What Has Brexit Done for London?
Has the capital changed since the UK voted to leave the EU? If you think that you are hearing less foreign accents in business and services in and around London, you could very well be right. An increasing number of EU residents who used to be proud to call London their home have started to return to their home countries. What does this mean for London? Let’s take out a little closer look at what leaving the EU may mean for London and the rest of the UK.
Some say that fewer EU residents will eventually lead to more jobs for the local Londoners, but that may not be true. In fact, the restaurant trade is only one of the business sectors in London which are beginning to find it hard to recruit and employ qualified staff. Add to that the NHS, it makes you wonder if London is not beginning to move towards an unemployment crisis. Even some of the building sites in London are finding tough to find workers and major infrastructure projects are running behind as a result of qualified workers returning home.
In the long run, this could have a negative impact on the London economy. It could mean local authorities in London will have a hard time finding the budget to support what is already dwindling facilities such as schools and social care. When high paid qualified workers leave a country, they often leave behind them a gap in the local economy. Trying to find other sources to replace the tax that they paid into the local and national economy is often a struggle and the problem can be hard to solve in a short period of time.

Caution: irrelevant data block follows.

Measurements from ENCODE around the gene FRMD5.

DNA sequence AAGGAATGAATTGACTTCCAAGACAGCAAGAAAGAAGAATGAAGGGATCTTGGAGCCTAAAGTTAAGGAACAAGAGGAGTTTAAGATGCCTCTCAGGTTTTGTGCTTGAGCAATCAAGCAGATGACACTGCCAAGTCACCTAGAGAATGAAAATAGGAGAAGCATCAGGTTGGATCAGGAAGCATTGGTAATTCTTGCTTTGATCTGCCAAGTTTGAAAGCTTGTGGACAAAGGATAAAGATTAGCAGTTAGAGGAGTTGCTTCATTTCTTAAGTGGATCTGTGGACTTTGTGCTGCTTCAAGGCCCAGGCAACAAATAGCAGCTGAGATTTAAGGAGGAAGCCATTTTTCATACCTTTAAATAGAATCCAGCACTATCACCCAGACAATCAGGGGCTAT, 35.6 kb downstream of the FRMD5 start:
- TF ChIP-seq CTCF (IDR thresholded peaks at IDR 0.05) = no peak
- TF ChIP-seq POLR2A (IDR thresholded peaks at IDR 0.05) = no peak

With the UK government looking to borrow huge sums of money to boost the UK economy, it really does make you wonder where the money is going to come from at the end of the day. There is a clear risk that the UK economy will once again end up taking a nose dive instead of going upwards. Ultimately this means the UK could be at risk from suffering a recession, or in a worst-case scenario, a depression shortly after leaving the EU.
Unfortunately, many EU residents still living in the UK say that they feel less welcome than they did before the Brexit vote. Some say that they have even be threatened and told to go back to their home countries. That is all well and good, but who is going to take their place? As far as education and training programs are concerned, the UK has been on a bit of slow-burn over the last decade. The country and London, in particular, has heavily relied on foreign workers. It makes you wonder what is going to happen. But then again, maybe President Trump would like to come over and help London to finish the Cross Rail Project. As we all know, he is pretty good at digging himself out of a hole or two.